I drove out to my sisters yesterday, to do laundry and to spend the night, but also because she was having a small dinner party, and she asked me to help. One of her best friends just had a mass found in a lung. He had prostate cancer just about a year ago, and now this. So, my sister brought together a few couples that were best friends with this man and his wife to try to cheer him up.
I don’t know that it cheered him, but it distracted him from impending gloom. He hasn’t had a biopsy yet, so there’s a chance it won’t be as bad as a “mass in the lung” sounds.
I would call what my sister did, unconditional love, of her friends. She tried to be there for all of them. So they could support each other. She gave them the venue.
We sat around and talked. Her friends are becoming my friends. As we talked, we opened up. Told our stories. Stood by them. Laughed at them at times, laughed at ourselves, commiserated at times. It is what happens. Unconditional love doesn’t require perfection, it just requires acceptance.
It is the same with any friendship, right? For the friendship to develop, people have to share their stories, to relate, to let you in behind their wall. Intimacy only grows this way. I have had someone in my life who claims to be a friend, but will only share so much with me. Enough to concern me, not enough to either confirm or allay my fears. I would guess many of us have known people like that.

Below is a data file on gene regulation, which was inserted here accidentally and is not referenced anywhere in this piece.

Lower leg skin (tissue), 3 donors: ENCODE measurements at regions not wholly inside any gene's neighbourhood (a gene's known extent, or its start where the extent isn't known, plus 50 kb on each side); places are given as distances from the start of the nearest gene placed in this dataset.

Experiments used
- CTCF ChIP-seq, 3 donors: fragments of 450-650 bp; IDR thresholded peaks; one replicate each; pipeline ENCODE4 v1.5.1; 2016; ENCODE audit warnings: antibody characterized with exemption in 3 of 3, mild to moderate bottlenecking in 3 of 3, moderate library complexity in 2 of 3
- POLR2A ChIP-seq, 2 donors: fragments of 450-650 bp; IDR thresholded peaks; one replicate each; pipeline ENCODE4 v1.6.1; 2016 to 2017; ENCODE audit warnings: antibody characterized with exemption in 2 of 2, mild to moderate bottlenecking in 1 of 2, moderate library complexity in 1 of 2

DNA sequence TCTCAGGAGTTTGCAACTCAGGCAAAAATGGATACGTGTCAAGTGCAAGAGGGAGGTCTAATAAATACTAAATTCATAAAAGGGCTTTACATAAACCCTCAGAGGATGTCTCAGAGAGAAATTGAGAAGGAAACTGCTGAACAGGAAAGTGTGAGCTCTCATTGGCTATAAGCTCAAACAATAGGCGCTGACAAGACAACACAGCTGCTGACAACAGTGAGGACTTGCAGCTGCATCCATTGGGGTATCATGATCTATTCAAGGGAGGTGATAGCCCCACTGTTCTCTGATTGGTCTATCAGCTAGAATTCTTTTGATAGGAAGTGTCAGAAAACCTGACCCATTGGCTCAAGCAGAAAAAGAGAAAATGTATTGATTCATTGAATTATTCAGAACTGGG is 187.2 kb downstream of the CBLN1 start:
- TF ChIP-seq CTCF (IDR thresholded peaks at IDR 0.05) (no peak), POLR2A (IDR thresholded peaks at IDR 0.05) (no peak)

So what happens in that case? You back off, when you realize they don’t really want to be close. When the two-way communication, and sharing, and trust stops, the friendship often dies, or goes dormant. This backing off is often perceived as a condition for love. One friend is constantly trying to prove that I don’t love unconditionally. Why? To what end? To justify, after the fact, that they chose to put a wall up?
Does your backing off mean you don’t love them, unconditionally? Of course not. Unconditional love is just that. Unconditional. Do I accept someone who chooses to leave me out as they are? Yes. And I will let them be. Do I love them still? Of course.
It has nothing to do with whether or not I love anyone. I once told my son’s therapist (court ordered, when his father and I were getting divorced) that there was nothing my son could do to make me stop loving him. The therapist said, “Oh I am sure there are some things…” I said, “No. There are behaviors I would not support, or accept, but I would always love him.” The therapist looked at me and said, “You’re right. Unconditional love and unconditional acceptance are two different things.”
So, this is still true. I will always love my son, I will always love the friend who now chooses not to talk to me. I will be there for them, if they change their mind. I don’t hold a grudge. (Sometimes I wish I could, but I’ve never been able.)
I say a lot, “Love always and all ways”. That comes from Byron Katie, one of the greatest teachers I know. She teaches unconditional love, and acceptance of what is. So yes, I still love that way, even if someone shuts me out, or behaves in a way that is hurtful to me, or to themselves.
Love and light, to all.